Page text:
Great early slate doesn’t disappoint

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No. 23 Louisville 79, No. 5 UConn 78, 2OT: Two weeks ago, Peyton Siva was being booed at home by Louisville fans. I think he’ll get a much nicer welcome when he gets back to Louisville today. Siva had 19 points, seven assists, four boards, three steals, and two blocks while helping to hold Kemba Walker to 20 points on 7-23 shooting as the Cardinals went into Gampel Pavilion and knocked off the Huskies in double overtime. As good as he was all game, Siva was at his best down the stretch. He made Shabazz Napier look silly, driving through the UConn defense for a dunk at the end of the first overtime to tie the game. Then in the second overtime, Siva had two big drives in the second overtime to help Louisville hold on to their lead.

UConn had their chances. Kemba missed a fall away over two defenders at the end of regulation, gave up the ball at the end of the first overtime to Jeremy Lamb who missed three at the buzzer of the first overtime, and had a 30 foot three go in and out at the end of the game. Louisville really focused their defense on Kemba the entire game, but particularly in the clutch. As good as Lamb (21 points, but none in the second half) and Napier (23 points) were, UConn is going to need them to become more confident in late game situations.

While this really is a great win for Louisville, who spent much of the second half down, it is far for a disastrous loss for UConn. More than anything, its just another example of how balanced the top six teams in the Big East are.

No. 21 Georgetown 69, No. 8 Villanova 66: Maybe Villanova’s win at Syracuse last Saturday was more a sign of the the Orange’s struggles than the Wildcat’s greatness. Georgetown went into the Wells-Fargo Center this afternoon and jumped out to a lead on Nova that eventually reached double digits. The Wildcats made a run down the stretch, getting to within a point, but Antonio Pena missed an NBA three that would have tied the game on the final possession.

Austin Freeman was terrific for the Hoyas. He had 30 points and hit a number of big shots down the stretch. Also of note was the performance of Henry Sims and Nate Lubick, who combined for 13 points, six boards, and three blocks, although they were bigger factor than their numbers indicate. Most important? Georgetown was able to go to Philly and win despite getting nothing — as in zero points — from Chris Wright.

For the Wildcats, the issue was shooting more than anything. It took them too long to finally start hitting their open shots.

Xavier 85, Richmond 62: Any list of the best coaching performances in America would be incomplete if it doesn’t include Chris Mack. With all of the injury and eligibility issues that the Musketeers have had this season, they went into the Robins Center and smacked the Spiders by 23 points. The win moved the Muskies to 7-0 in league play, thanks in large part to 33 points, seven boards, and five assists from Tu Holloway, who easily won the battle of the point guards. Kevin Anderson finished with just 10 points on 4-16 shooting.

As expected, Justin Harper was fantastic. He had 20 points, five boards, two steals, and two blocks. But his lack of strength inside was evident as Kenny Frease went for 19 points and Jamel McLean had seven points and 12 boards.

Clemson 62, No. 22 Florida State 44: Florida State is the most confusing team in the country. Most had chalked up their loss to Auburn as a bit of a fluke after they beat Duke. The Seminoles were making a solid case to be the second best team in the ACC … until today. The Seminoles were embarrassed by the Tigers, shooting just 32% from the field and finishing the game with 21 turnovers and just 16 field goals. No one on Florida State scored more than eight points. This team is way too inconsistent offensively.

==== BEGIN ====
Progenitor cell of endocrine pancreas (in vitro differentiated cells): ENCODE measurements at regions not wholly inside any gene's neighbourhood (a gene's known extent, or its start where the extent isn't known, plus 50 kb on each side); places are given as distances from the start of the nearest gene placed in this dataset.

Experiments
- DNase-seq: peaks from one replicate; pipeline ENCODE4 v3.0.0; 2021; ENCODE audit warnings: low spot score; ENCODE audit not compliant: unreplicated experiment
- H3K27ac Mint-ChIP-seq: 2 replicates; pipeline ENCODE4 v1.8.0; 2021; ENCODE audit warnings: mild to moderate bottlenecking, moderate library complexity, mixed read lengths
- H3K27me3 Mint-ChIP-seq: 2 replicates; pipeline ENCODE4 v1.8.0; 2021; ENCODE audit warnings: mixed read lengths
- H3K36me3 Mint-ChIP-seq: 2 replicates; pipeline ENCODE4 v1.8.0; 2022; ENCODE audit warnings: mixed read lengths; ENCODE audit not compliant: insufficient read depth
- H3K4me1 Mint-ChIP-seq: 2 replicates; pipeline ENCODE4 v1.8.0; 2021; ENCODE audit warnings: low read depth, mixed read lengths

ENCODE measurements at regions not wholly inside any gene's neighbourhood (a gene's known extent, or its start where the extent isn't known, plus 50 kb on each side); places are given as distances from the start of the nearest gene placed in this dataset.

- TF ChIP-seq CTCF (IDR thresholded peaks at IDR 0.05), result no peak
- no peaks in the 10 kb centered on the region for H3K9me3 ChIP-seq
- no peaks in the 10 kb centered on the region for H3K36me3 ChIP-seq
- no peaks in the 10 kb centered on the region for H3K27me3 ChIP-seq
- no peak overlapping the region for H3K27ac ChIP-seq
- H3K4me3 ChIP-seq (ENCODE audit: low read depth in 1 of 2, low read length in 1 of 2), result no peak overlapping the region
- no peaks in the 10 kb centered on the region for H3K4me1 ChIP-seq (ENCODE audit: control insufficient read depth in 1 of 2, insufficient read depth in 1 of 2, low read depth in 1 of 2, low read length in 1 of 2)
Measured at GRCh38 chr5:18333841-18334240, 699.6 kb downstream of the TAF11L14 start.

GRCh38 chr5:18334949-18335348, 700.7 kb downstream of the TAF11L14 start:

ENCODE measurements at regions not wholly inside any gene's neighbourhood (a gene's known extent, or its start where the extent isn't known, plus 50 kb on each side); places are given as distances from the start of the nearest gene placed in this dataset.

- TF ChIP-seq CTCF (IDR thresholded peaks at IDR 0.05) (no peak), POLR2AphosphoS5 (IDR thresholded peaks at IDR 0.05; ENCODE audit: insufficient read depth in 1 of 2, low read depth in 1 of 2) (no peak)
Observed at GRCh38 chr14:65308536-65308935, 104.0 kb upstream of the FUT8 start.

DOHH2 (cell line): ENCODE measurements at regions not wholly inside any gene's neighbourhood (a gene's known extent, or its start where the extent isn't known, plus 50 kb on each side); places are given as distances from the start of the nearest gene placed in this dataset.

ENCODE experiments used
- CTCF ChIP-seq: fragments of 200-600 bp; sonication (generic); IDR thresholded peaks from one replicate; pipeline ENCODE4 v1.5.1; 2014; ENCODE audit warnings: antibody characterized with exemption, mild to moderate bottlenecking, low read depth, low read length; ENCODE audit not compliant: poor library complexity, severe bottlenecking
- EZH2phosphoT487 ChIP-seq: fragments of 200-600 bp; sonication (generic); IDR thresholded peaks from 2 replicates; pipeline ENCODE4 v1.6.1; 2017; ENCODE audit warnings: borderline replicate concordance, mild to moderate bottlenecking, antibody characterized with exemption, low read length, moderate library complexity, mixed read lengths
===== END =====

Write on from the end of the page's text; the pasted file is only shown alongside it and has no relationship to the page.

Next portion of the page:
Rob Dauster is the editor of the college basketball website Ballin’ is a Habit. You can find him on twitter @ballinisahabit.

Bubbles brewing with season on horizon

Brian Spurlock-USA TODAY Sports
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INDIANAPOLIS — With the coronavirus pandemic already forcing changes for college basketball, a bubble may be brewing in Indianapolis.

Indiana Sports Corp. released a 16-page proposal Friday that calls for turning the city convention center’s exhibition halls and meeting rooms into basketball courts and locker rooms. There would be expansive safety measures and daily COVID-19 testing.

The all-inclusive price starts at $90,000 per team and would cover 20 hotel rooms per traveling party, testing, daily food vouchers ranging from $30-$50 and the cost of game officials. Sports Corp. President Ryan Vaughn said the price depends on what offerings teams or leagues choose.

“The interest has been high,” Vaughn said. “I think as conferences figure out what conference and non-conference schedules are going to look like, we’re we’re a very good option for folks. I would tell you we’ve had conversations with the power six conferences, mid-majors, it’s really kind of all over the Division I spectrum.”

Small wonder: The NCAA this week announced teams could start ramping up workouts Monday, with preseason practices set to begin Oct. 14. Season openers, however, were pushed back to Nov. 25 amid wide-ranging uncertainty about campus safety and team travel in the pandemic.

There is already scrambling going on and some of the marquee early-season tournaments have already been impacted.

The Maui Invitational will be moved from Hawaii to Asheville, North Carolina, with dates still to be determined and organizers clear that everyone involved “will be in a bubble environment that limits their movement and interaction outside the venue.” The Batttle 4 Atlantis has been canceled. The Cancun Challenge will be held in Melbourne, Florida, not Mexico.